Title generation: the bane of publishers throughout the ages. When you can’t just take anything, what do you take? There are only so many Harry Potters and Lords of the Rings in the world today, and there’s never a guarantee that even the most epic of stories will ever take off, but sometimes all it takes is the ability to make use of something that’s already got a following — something someone else has already taken a risk on, and found to be popular.
Cue video game culture. With series like World of Warcraft, Assassin’s Creed, Starcraft and Gears of War using their content to generate novelizations of their worlds, histories and lore, publishing has moved into an era where captive audiences can be capitalized on to a degree that consumers hadn’t necessarily anticipated: you’ve played the game, now read the novel–instead of the other way around. Gaming culture isn’t only making the most of literature, but it’s helping us save and garner interest in the novels and authors that stand to continue inspiring people into the future.
Pre-fab is Always Cheaper
It’s inevitable. Time is, and always will be, money. And the most time-consuming part of the publishing process is figuring out what there is out there to publish. Title generation is neither easy nor quick, and the worst part of the process is the fact that even after all of the work that goes into taking a book from the concept stage to the final stage of printing and production, there’s absolutely no guarantee that anyone will buy it. This is where what I like to call “pre-fabricated” content is as good as gold.
The hundreds of man hours that go into building the virtual worlds that have become some of the most popular escapes for millions of players worldwide has proven an invaluable resource for companies like Simon & Schuster (who have been publishing the World of Warcraft novel series) and Del Rey Books (who have been publishing the Halo novels). Not only do the stories have a nearly guaranteed readership — as of 2013, the World of Warcraft had 7.7 million subscribers — but their content is more or less an expansion of the mythos that the creators built into the game in the first place.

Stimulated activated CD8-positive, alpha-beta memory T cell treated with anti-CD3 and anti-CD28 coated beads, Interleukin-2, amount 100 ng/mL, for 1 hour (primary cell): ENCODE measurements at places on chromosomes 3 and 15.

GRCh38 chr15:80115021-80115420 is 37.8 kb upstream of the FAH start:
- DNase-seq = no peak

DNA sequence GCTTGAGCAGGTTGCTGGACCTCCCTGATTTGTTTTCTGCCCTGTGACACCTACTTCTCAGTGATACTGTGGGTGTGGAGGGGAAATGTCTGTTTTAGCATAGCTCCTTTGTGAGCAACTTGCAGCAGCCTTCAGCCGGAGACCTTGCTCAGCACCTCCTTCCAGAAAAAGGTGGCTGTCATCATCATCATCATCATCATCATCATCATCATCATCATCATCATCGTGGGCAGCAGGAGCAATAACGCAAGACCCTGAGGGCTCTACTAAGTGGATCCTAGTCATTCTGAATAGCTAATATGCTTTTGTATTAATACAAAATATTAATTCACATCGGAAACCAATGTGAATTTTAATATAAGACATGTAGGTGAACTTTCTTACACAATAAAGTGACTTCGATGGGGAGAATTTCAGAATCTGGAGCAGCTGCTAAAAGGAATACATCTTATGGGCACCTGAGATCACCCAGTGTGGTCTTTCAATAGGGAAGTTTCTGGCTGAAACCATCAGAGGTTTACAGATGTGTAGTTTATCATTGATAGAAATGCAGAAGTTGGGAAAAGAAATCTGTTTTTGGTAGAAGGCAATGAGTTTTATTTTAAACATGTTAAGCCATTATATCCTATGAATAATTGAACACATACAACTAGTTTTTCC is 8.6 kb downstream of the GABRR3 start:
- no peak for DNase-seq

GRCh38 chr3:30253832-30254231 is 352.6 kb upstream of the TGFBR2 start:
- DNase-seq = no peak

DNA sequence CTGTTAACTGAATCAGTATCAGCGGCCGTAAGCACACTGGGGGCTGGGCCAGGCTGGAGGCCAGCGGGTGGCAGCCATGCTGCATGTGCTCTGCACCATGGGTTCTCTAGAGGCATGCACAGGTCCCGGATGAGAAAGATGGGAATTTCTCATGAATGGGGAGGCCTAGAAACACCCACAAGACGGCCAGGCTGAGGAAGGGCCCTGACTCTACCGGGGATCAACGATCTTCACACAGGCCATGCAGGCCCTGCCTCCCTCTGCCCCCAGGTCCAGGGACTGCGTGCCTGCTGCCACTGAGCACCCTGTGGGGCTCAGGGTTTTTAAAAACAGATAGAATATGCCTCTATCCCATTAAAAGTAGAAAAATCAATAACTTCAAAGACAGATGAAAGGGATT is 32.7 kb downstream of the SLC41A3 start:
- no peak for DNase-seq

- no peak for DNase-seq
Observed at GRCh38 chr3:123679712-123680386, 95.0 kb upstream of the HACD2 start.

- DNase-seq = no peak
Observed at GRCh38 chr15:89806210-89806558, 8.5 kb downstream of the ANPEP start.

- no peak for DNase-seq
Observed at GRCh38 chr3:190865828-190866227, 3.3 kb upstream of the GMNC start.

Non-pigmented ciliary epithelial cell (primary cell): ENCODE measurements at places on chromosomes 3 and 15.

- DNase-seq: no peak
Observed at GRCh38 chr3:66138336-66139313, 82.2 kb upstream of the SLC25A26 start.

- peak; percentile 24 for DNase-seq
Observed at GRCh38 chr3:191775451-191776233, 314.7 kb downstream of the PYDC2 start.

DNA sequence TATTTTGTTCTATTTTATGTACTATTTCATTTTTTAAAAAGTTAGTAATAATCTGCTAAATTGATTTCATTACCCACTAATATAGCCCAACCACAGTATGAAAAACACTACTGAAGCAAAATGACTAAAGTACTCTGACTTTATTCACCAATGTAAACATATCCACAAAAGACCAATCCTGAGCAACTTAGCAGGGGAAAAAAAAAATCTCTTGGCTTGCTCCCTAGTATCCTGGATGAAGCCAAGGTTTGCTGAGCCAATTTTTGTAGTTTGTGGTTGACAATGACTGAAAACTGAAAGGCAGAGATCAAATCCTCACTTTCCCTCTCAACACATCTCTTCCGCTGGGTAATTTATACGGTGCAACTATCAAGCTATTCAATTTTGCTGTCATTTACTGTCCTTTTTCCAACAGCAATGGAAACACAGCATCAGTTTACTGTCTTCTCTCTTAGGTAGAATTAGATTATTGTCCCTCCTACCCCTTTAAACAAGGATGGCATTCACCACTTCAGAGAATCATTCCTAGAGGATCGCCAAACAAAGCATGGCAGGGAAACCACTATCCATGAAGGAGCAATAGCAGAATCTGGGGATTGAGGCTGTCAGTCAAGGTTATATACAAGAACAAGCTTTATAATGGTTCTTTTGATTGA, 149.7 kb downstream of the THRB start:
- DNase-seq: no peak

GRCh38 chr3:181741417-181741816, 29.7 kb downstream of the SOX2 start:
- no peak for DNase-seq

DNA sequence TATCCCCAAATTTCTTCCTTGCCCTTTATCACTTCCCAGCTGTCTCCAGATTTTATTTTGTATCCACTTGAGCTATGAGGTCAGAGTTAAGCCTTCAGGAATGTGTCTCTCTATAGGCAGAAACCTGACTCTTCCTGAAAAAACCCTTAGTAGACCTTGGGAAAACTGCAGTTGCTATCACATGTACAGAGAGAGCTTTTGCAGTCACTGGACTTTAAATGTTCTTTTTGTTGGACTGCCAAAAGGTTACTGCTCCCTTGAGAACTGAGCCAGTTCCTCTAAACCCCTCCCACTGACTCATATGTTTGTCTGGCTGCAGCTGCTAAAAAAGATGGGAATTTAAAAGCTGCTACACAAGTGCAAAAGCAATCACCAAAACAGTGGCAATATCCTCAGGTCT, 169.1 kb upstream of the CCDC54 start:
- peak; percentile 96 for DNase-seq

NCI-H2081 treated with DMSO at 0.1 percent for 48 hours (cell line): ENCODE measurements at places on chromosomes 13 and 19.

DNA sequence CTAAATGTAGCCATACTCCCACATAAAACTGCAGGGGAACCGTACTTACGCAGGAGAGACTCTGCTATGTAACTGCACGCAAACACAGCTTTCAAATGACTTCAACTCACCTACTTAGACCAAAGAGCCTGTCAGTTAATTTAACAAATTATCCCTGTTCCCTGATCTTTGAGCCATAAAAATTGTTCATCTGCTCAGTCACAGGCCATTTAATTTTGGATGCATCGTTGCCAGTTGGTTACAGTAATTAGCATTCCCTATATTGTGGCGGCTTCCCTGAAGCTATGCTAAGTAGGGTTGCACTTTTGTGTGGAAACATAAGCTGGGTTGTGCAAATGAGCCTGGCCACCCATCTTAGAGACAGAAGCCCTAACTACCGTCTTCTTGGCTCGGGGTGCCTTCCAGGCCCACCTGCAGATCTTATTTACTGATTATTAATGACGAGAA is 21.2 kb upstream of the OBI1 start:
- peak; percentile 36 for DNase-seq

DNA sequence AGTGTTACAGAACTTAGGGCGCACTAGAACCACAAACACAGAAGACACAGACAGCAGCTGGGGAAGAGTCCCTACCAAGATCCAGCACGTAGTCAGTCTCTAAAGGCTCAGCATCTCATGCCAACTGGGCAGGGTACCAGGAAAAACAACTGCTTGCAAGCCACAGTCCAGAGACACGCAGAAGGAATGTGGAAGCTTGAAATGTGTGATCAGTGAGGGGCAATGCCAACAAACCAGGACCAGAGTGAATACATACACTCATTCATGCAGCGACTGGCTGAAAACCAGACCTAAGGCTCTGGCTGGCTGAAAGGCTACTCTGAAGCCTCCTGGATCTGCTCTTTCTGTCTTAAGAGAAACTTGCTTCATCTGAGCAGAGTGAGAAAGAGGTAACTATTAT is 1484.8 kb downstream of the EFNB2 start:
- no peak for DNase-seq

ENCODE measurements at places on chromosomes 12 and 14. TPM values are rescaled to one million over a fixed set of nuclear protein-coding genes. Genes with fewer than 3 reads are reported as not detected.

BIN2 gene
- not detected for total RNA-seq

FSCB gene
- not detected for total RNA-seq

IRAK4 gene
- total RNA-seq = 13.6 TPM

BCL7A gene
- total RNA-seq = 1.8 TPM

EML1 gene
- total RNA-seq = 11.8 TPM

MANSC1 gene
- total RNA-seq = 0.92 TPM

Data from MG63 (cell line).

Literature and Gaming
Though they seem to be two different worlds, as Liz Danforth of the Library Journal so expertly puts it “gaming and literature are both about narrative and storytelling”. Game developers and authors have both made use of inspiration from earlier works since they first began their art. Not only have games been the inspiration for books — like in the case of the aforementioned World of Warcraft, Halo, and Assassin’s Creed franchises — but games have been heavily influenced by the literary world.
It’s inarguable that works like Dante’s Divine Comedy and Bram Stoker’s Dracula are literary classics. EA Games’ Dante’s Inferno and Konami’s Castlevania series, while being anything but faithful to their originals, are if nothing else jumping-off points that have contributed towards getting younger audiences interested in the classics. If even one gamer decides to pick up a classical work because he or she was inspired by a game that they enjoyed, it furthers the agendas of both art forms.
The Expansion of Worlds
Just as fanfiction provides consumers with a means of expanding on the fictional universes that they enjoy, the novelizations of games allows for the expansion of the player’s understanding of the mythos and world that are at the core of what they love, and have for the most part been authored with that express purpose.